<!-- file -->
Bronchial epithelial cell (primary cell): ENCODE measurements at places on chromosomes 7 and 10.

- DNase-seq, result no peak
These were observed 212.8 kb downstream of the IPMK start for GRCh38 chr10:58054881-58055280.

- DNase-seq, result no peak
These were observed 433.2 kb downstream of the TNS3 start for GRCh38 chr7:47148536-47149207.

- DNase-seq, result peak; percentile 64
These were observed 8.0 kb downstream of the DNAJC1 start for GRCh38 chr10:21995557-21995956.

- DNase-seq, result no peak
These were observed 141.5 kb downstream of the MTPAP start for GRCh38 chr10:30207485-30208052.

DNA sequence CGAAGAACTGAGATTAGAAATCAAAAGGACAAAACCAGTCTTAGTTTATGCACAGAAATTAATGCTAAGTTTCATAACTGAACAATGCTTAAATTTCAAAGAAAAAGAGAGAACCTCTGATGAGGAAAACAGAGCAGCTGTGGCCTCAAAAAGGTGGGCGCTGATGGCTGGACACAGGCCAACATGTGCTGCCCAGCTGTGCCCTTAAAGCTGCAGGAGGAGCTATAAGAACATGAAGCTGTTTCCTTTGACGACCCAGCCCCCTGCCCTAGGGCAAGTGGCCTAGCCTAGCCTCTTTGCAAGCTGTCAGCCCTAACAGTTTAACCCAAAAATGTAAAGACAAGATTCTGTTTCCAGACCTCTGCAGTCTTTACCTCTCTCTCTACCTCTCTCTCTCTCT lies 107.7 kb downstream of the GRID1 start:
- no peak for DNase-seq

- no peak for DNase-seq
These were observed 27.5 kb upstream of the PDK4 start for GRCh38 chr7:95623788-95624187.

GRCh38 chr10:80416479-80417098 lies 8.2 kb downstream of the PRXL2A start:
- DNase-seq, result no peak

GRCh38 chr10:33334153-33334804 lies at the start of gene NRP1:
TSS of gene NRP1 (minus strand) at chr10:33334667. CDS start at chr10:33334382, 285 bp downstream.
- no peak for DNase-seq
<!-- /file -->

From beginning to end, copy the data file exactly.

Bronchial epithelial cell (primary cell): ENCODE measurements at places on chromosomes 7 and 10.

- DNase-seq, result no peak
These were observed 212.8 kb downstream of the IPMK start for GRCh38 chr10:58054881-58055280.

- DNase-seq, result no peak
These were observed 433.2 kb downstream of the TNS3 start for GRCh38 chr7:47148536-47149207.

- DNase-seq, result peak; percentile 64
These were observed 8.0 kb downstream of the DNAJC1 start for GRCh38 chr10:21995557-21995956.

- DNase-seq, result no peak
These were observed 141.5 kb downstream of the MTPAP start for GRCh38 chr10:30207485-30208052.

DNA sequence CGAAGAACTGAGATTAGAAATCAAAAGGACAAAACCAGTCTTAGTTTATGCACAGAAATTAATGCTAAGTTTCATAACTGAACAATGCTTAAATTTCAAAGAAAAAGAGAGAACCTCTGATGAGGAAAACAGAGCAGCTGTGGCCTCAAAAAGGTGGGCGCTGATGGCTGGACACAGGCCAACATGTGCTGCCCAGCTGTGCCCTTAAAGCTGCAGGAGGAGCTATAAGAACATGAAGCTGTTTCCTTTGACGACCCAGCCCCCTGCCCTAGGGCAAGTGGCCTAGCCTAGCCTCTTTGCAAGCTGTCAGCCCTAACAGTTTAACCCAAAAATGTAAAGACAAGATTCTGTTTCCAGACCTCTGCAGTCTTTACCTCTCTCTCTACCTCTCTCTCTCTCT lies 107.7 kb downstream of the GRID1 start:
- no peak for DNase-seq

- no peak for DNase-seq
These were observed 27.5 kb upstream of the PDK4 start for GRCh38 chr7:95623788-95624187.

GRCh38 chr10:80416479-80417098 lies 8.2 kb downstream of the PRXL2A start:
- DNase-seq, result no peak

GRCh38 chr10:33334153-33334804 lies at the start of gene NRP1:
TSS of gene NRP1 (minus strand) at chr10:33334667. CDS start at chr10:33334382, 285 bp downstream.
- no peak for DNase-seq